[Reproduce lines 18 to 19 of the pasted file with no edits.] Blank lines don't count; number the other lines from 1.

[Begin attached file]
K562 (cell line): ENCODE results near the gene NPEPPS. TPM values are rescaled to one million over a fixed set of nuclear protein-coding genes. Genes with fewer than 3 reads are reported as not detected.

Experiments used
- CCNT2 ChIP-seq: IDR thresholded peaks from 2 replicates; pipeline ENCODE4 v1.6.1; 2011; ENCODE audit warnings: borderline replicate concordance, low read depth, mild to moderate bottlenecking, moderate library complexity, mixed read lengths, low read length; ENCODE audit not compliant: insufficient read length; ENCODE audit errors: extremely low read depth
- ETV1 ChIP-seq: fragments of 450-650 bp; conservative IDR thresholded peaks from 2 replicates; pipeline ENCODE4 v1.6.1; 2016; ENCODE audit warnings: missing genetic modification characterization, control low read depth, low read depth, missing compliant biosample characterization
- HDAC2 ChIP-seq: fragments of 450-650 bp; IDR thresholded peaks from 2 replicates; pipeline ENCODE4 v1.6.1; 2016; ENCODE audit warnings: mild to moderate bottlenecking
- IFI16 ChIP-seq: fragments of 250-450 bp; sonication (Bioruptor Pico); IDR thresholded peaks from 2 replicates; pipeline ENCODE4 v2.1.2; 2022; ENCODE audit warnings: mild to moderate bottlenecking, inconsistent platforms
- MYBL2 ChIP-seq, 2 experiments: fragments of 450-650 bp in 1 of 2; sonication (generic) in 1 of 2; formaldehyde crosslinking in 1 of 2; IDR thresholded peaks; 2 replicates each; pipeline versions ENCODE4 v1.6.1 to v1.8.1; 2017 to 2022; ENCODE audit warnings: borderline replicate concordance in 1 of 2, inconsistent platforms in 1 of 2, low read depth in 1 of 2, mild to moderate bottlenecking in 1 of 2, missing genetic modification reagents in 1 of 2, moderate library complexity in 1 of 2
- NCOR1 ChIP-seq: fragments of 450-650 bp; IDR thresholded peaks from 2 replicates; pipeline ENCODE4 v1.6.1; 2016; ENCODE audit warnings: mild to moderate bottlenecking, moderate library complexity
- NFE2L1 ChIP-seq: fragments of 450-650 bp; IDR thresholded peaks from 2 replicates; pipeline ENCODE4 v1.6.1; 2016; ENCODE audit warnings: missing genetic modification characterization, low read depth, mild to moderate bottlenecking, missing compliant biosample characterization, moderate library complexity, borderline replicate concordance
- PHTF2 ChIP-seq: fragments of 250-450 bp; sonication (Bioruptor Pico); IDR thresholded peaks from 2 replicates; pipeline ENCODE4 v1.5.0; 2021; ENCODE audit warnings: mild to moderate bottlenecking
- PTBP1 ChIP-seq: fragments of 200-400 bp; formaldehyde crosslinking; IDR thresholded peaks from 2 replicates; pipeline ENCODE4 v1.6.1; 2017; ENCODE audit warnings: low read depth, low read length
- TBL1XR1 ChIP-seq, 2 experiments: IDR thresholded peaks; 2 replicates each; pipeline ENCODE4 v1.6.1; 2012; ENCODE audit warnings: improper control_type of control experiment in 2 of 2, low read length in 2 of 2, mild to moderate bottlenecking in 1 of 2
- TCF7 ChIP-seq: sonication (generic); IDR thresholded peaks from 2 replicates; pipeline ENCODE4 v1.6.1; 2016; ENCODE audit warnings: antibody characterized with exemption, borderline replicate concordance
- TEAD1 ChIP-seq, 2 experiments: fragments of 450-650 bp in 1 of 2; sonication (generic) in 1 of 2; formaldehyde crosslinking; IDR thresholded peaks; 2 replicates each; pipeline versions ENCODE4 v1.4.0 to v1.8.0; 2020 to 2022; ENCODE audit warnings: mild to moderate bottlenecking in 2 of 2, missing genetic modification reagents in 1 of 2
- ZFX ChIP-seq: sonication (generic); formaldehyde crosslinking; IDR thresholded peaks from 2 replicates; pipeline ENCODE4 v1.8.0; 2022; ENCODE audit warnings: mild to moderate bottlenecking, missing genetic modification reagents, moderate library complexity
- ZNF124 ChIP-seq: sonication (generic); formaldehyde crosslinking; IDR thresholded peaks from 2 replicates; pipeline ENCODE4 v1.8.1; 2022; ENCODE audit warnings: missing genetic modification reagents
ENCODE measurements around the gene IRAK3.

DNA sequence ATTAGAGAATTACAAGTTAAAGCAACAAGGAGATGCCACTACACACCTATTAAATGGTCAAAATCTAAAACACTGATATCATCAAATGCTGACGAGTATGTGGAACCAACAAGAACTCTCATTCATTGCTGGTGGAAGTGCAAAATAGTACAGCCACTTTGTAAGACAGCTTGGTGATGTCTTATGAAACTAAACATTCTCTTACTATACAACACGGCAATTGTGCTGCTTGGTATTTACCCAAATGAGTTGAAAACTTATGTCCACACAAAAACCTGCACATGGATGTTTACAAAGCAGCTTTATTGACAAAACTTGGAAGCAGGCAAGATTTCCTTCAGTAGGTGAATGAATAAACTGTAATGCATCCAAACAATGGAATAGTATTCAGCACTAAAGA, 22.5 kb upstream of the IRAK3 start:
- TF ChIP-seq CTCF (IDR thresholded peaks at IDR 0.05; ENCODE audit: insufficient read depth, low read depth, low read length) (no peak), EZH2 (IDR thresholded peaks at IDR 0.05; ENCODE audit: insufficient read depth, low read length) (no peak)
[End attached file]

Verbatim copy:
DNA sequence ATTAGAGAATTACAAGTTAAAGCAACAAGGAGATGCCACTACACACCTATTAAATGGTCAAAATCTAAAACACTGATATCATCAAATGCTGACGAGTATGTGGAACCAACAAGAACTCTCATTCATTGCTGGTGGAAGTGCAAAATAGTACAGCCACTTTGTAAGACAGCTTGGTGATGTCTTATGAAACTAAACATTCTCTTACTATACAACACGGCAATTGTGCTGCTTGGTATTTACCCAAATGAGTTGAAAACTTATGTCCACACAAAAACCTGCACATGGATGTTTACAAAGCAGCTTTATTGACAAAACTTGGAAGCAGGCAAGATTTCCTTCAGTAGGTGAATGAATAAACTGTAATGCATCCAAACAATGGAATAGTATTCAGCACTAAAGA, 22.5 kb upstream of the IRAK3 start:
- TF ChIP-seq CTCF (IDR thresholded peaks at IDR 0.05; ENCODE audit: insufficient read depth, low read depth, low read length) (no peak), EZH2 (IDR thresholded peaks at IDR 0.05; ENCODE audit: insufficient read depth, low read length) (no peak)